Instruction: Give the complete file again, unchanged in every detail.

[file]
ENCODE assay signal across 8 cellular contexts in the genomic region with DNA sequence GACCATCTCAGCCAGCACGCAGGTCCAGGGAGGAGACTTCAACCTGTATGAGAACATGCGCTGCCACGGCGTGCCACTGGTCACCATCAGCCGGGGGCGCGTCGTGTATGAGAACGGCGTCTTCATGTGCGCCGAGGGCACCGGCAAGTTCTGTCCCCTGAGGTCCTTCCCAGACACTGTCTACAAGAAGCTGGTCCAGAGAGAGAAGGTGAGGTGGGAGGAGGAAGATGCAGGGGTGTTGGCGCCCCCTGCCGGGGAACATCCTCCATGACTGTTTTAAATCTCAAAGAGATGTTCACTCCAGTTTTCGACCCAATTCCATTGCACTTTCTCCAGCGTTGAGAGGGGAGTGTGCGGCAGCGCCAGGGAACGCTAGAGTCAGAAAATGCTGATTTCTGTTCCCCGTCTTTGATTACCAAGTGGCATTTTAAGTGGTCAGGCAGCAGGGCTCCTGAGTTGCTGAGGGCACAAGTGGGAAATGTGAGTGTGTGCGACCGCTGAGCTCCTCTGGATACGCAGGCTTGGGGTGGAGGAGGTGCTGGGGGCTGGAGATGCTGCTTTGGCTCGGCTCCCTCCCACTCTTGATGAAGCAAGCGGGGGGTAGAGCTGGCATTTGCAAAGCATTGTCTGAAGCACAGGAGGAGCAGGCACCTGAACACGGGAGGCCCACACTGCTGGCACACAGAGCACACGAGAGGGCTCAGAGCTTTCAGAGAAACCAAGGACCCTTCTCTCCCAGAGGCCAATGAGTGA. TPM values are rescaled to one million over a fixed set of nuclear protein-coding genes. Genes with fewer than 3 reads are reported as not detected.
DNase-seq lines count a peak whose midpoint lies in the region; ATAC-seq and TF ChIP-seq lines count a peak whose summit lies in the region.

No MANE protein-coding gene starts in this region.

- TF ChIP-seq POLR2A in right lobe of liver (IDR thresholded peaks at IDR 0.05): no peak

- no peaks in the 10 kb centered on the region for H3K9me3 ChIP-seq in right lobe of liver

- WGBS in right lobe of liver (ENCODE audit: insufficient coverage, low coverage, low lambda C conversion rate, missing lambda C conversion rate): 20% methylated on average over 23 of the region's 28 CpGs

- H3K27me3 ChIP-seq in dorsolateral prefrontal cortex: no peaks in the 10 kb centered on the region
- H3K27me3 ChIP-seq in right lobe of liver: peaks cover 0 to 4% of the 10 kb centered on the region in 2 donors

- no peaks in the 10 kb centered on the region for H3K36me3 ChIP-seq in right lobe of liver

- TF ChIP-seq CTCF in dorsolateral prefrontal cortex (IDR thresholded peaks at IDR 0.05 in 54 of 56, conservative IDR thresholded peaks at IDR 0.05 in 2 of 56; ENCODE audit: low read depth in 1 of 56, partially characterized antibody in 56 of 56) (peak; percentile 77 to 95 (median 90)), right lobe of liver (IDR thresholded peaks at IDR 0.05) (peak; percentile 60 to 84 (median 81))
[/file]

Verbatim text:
ENCODE assay signal across 8 cellular contexts in the genomic region with DNA sequence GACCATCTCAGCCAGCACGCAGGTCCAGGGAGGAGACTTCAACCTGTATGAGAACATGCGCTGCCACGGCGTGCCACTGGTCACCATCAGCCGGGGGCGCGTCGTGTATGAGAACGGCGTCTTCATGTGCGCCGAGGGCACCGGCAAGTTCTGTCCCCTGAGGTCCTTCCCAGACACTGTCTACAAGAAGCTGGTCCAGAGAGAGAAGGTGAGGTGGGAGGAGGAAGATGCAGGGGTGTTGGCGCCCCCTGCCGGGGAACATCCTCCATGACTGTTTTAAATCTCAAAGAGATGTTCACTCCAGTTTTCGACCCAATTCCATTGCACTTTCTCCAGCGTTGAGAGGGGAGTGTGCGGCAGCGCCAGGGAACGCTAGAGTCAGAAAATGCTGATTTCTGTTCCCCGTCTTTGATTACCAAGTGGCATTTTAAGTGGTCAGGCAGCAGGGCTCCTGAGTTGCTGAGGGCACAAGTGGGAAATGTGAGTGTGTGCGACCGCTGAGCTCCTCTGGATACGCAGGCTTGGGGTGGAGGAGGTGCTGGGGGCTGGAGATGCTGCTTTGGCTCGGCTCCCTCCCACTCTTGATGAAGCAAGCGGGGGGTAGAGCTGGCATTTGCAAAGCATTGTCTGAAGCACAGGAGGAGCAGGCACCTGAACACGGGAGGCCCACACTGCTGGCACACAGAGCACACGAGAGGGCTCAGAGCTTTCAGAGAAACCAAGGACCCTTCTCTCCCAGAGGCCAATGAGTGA. TPM values are rescaled to one million over a fixed set of nuclear protein-coding genes. Genes with fewer than 3 reads are reported as not detected.
DNase-seq lines count a peak whose midpoint lies in the region; ATAC-seq and TF ChIP-seq lines count a peak whose summit lies in the region.

No MANE protein-coding gene starts in this region.

- TF ChIP-seq POLR2A in right lobe of liver (IDR thresholded peaks at IDR 0.05): no peak

- no peaks in the 10 kb centered on the region for H3K9me3 ChIP-seq in right lobe of liver

- WGBS in right lobe of liver (ENCODE audit: insufficient coverage, low coverage, low lambda C conversion rate, missing lambda C conversion rate): 20% methylated on average over 23 of the region's 28 CpGs

- H3K27me3 ChIP-seq in dorsolateral prefrontal cortex: no peaks in the 10 kb centered on the region
- H3K27me3 ChIP-seq in right lobe of liver: peaks cover 0 to 4% of the 10 kb centered on the region in 2 donors

- no peaks in the 10 kb centered on the region for H3K36me3 ChIP-seq in right lobe of liver

- TF ChIP-seq CTCF in dorsolateral prefrontal cortex (IDR thresholded peaks at IDR 0.05 in 54 of 56, conservative IDR thresholded peaks at IDR 0.05 in 2 of 56; ENCODE audit: low read depth in 1 of 56, partially characterized antibody in 56 of 56) (peak; percentile 77 to 95 (median 90)), right lobe of liver (IDR thresholded peaks at IDR 0.05) (peak; percentile 60 to 84 (median 81))